“Here miss, buy a Chinese cat. Bring good luck, money,” M.G Marg calls.
Tap-tap-tappitty-tap on the Google bar. Search Chinese cat with raised arm.
—Kameki Miko, origin Japan, popular among Chinese merchants, golden-coloured cats supposed to lure customers in a business house, especially ones that operate at night-time— bars, restaurants, geisha houses.
—Let’s take Miko home. Not for good luck. Only ’cause he’s a strange fur-ball with an angry surprise on his face. Now have I seen a cat without a grin!
—All cats are lucky. Why, they’ve all got nine lives.
—Let’s also get wind chimes and porcelain bowls to drink ramen from. Those blue-lotus ones with fire-breathing dragons!
Next morning local sight-seeing. Tight schedule. Fixed rate. Places bargained for money. A wave of rare orchids hangs over human heads. CLICK-CLICK-CLICK, said the phone-cameras. Two hundred to adopt a bulb.
Now let me tell you the true story behind the story of Tsan dan jo bo, called out Old Man Guide in the Museum of Tibetology.
“Once upon a time and a very good time it was there lived a king in the kingdom of India, whose name was Udayana. Once it is said that the Buddha Shakyamuni or Shakya Nyorai born on the eighth day of the fourth month of the year of the Wood Tiger,traveled to Trayastrima Heaven, the Paradise of the Thirty-three Gods, to convert his mother Maha Maya to Buddhism.
Pining for Shakya Nyorai’s presence in his absence, the king asked Mou gal bu to make an image of the Nyorai in ‘purple gold’. Mou gal bu gathered thirty-two miraculous artists along with the goshirsha, a precious dark-red variety of sandalwood from South India, known to lure snakes with its scent, and had them brought to the paradise; there they completed the statue and brought it back to the world of the humans, complete with thirty-two distinctive marks, as the Tsan dan jo bo.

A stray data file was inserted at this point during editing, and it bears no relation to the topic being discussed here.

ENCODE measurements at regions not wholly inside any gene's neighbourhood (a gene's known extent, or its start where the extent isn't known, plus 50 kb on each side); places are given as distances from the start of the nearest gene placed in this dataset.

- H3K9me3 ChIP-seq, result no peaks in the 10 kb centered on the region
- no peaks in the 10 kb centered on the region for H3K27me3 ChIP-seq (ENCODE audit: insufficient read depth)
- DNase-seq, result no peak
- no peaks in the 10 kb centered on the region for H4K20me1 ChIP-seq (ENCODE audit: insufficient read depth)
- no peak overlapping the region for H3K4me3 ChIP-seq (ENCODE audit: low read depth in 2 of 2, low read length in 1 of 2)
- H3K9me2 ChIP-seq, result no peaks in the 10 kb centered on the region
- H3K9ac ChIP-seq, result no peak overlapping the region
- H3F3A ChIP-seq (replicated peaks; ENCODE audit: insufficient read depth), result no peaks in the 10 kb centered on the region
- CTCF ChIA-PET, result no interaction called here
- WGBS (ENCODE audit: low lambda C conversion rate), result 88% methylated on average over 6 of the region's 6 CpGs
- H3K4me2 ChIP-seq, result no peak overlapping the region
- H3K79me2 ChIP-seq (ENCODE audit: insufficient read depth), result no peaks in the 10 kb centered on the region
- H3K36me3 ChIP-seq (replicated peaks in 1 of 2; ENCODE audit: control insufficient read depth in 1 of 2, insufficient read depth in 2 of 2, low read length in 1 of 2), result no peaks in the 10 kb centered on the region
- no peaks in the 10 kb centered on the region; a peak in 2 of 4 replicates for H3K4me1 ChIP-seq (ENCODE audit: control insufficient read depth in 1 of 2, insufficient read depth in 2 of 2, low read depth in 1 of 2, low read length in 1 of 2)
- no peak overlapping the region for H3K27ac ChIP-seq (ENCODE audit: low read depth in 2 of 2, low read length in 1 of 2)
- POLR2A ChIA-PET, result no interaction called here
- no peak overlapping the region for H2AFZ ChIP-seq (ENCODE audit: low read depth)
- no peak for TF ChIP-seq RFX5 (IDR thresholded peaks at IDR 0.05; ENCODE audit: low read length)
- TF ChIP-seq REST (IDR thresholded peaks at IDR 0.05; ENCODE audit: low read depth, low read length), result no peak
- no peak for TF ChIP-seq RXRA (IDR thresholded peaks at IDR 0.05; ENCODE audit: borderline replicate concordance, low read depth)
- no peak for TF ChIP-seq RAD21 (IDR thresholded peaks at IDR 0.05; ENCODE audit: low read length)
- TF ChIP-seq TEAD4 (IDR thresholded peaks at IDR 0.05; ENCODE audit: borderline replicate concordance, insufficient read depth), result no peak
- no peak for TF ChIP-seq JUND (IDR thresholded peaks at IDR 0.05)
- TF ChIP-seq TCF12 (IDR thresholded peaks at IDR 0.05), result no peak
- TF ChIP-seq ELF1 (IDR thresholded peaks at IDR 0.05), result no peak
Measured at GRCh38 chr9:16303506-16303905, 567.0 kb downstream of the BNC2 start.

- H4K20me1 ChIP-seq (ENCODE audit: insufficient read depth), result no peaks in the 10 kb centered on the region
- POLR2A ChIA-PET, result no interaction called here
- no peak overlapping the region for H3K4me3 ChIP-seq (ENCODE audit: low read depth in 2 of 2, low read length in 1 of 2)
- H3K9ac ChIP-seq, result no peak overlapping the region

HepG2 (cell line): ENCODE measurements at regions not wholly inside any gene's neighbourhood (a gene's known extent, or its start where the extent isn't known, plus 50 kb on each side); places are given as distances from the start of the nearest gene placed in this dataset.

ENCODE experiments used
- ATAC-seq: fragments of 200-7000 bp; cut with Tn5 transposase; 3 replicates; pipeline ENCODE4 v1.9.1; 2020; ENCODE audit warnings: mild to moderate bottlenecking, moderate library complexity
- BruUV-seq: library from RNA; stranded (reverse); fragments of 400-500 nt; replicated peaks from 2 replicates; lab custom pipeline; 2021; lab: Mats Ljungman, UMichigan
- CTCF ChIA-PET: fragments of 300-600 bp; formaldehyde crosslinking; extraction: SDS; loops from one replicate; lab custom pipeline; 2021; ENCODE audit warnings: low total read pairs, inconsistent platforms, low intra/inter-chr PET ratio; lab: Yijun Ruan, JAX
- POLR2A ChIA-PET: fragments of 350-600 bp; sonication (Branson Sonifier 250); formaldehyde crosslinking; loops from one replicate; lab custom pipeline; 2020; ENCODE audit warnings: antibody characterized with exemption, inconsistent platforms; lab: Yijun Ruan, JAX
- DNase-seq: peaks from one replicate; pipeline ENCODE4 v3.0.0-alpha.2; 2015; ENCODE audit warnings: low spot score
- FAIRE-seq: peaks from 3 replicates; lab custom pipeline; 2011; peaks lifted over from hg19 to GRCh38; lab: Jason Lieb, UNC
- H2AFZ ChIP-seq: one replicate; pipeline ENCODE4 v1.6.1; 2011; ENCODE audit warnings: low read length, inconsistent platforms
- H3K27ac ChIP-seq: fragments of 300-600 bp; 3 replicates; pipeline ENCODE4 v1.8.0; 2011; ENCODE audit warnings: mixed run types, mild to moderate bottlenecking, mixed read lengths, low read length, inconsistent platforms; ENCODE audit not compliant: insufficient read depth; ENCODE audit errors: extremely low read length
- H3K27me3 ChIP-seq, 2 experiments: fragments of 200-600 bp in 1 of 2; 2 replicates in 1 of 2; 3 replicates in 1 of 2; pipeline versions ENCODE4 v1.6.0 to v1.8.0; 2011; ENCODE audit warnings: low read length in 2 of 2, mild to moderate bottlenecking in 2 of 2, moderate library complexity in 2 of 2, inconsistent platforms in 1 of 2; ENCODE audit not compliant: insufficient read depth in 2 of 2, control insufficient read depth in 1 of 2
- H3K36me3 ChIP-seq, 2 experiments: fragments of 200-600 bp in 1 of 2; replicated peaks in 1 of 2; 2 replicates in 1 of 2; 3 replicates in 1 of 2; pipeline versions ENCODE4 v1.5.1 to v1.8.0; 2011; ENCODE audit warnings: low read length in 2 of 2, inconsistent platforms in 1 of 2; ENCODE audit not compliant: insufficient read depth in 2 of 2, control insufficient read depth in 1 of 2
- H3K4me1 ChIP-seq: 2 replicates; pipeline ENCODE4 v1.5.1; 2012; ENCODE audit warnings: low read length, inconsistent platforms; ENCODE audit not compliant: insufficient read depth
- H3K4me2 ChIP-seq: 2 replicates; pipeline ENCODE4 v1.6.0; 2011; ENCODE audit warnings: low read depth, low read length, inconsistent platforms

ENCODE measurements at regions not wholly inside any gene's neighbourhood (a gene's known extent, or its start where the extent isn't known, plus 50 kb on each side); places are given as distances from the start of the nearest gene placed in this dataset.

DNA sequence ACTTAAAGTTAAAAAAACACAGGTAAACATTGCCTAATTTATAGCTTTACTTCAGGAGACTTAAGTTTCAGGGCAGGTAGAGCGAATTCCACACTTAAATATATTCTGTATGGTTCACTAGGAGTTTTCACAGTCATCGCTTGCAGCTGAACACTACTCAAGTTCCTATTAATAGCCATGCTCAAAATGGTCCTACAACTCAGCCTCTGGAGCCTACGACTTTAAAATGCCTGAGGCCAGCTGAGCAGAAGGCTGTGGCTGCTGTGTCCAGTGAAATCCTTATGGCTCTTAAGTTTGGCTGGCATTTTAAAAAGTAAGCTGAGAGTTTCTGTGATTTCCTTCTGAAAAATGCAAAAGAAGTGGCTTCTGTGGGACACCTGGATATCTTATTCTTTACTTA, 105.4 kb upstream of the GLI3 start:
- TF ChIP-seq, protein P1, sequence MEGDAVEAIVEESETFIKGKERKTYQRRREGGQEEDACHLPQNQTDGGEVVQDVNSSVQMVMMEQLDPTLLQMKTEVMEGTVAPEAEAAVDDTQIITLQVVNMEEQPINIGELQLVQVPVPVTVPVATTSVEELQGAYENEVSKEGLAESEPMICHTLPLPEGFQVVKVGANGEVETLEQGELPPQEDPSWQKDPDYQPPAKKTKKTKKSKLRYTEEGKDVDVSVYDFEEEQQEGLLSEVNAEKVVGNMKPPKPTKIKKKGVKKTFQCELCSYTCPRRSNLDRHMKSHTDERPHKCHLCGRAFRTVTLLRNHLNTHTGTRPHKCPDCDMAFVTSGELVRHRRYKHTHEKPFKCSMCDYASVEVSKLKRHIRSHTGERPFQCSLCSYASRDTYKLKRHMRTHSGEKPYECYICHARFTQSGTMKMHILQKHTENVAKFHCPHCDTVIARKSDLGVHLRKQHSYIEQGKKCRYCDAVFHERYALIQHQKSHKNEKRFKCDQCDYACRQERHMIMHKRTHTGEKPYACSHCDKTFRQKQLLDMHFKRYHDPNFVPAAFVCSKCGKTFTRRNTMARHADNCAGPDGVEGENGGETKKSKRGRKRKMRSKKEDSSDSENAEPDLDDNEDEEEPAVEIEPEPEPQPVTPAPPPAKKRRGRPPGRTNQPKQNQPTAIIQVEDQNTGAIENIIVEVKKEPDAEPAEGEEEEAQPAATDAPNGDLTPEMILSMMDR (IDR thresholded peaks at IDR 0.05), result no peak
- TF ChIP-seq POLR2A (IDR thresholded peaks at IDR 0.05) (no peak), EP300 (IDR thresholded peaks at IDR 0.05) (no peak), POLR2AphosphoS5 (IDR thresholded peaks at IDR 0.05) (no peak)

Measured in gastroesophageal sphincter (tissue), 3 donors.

In the year of the Iron Hare, having completed his three-month summer retreat, Nyorai returned to the world of humans which had only experienced the meager passage of eleven years. It is then that the statue lifted itself in mid-air and saluted the Nyorai as he appeared in front of it, whereupon the Buddha prophesied that Buddhism would spread to China one thousand years after his Parinirvana.
Later Kasyapa Matanga took the sandalwood statue to China and presented it to Emperor Mingti upon joining his mission, nearly a hundred years after the birth of Christ. Some Tibetan legends say that, like Rin chen bzang po’s flying mask, it just flew across the sky from India to the plateau in China!”
Quick trip to Rumtek. Tired of consuming bucketfuls of our.national.food.maggi in hotels where the drivers suggest we take-a-break. Commission-eating parasites hang over us to sell beef-flavoured Chinese cup noodles. Time to be off. Road leads back to Civilization.
Good bye, gooh-bye goobye… looming spectre-of-a-mountain.